To the Senate and House of Representatives of the United States: By the act of Congress of the 23d of May last, "supplementary to the several acts providing for the settlement and confirmation of private land claims in Florida," provision was made for the final adjudication of such claims by the judges of the superior courts of the districts wherein the lands claimed respectively lie, and by appeal from them to the Supreme Court of the United States; and the attorneys of the United States in the

several districts were charged with the duty, in every case where the decision should be against the United States by the judge of the superior court of the district, to make out and transmit to the Attorney-General of the United States a statement containing the facts of the case and the points of law on which the same was decided, and it was made the duty of the Attorney-General in most of those cases to direct an appeal to be made to the Supreme Court of the United States and to appear for the United States and prosecute such appeals. By the same act the President of the United States was authorized to appoint a law agent to superintend the interests of the United States in the premises, and to employ assistant counsel if in his opinion the public interest should require the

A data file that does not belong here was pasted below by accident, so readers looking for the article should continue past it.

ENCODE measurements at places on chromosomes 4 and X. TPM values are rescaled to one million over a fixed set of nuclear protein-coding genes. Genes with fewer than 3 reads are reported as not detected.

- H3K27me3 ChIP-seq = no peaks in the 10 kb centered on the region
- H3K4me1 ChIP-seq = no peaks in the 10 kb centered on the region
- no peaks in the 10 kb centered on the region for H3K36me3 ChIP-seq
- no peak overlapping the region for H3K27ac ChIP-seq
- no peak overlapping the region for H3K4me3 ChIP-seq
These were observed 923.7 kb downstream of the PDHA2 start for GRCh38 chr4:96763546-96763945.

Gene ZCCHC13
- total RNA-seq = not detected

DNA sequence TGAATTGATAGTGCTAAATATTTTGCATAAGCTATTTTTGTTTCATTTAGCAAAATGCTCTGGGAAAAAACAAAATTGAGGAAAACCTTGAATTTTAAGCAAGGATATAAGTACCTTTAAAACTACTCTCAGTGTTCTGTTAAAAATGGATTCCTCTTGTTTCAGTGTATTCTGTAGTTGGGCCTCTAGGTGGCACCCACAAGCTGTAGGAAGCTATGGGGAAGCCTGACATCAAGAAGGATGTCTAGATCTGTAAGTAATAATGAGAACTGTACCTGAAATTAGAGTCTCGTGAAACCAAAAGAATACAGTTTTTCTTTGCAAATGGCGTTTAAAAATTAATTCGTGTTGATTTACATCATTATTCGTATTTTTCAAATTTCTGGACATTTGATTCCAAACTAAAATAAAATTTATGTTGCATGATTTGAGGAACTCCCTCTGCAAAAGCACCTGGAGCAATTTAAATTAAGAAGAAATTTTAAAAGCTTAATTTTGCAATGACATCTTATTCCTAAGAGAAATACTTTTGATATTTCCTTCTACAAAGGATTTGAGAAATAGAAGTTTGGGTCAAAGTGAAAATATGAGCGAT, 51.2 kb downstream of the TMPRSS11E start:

same.

In the process of carrying into execution this law it was the opinion of the Attorney-General of the United States that a translated complete collection of all the Spanish and French ordinances, etc., affecting the land titles in Florida and the other territories heretofore belonging to France and Spain, would be indispensable to a just decision of those claims by the Supreme Court. At his suggestion the task of preparing this compilation was undertaken by Joseph M. White, of Florida, who was employed as assistant counsel in behalf of the United States. The collection has accordingly been made and is deposited in manuscript at the Department of State, subject to such order as Congress may see fit to take concerning it. The letter from Mr. White to the Secretary of State, with a descriptive list of the documents collected and thus deposited, is herewith transmitted to Congress.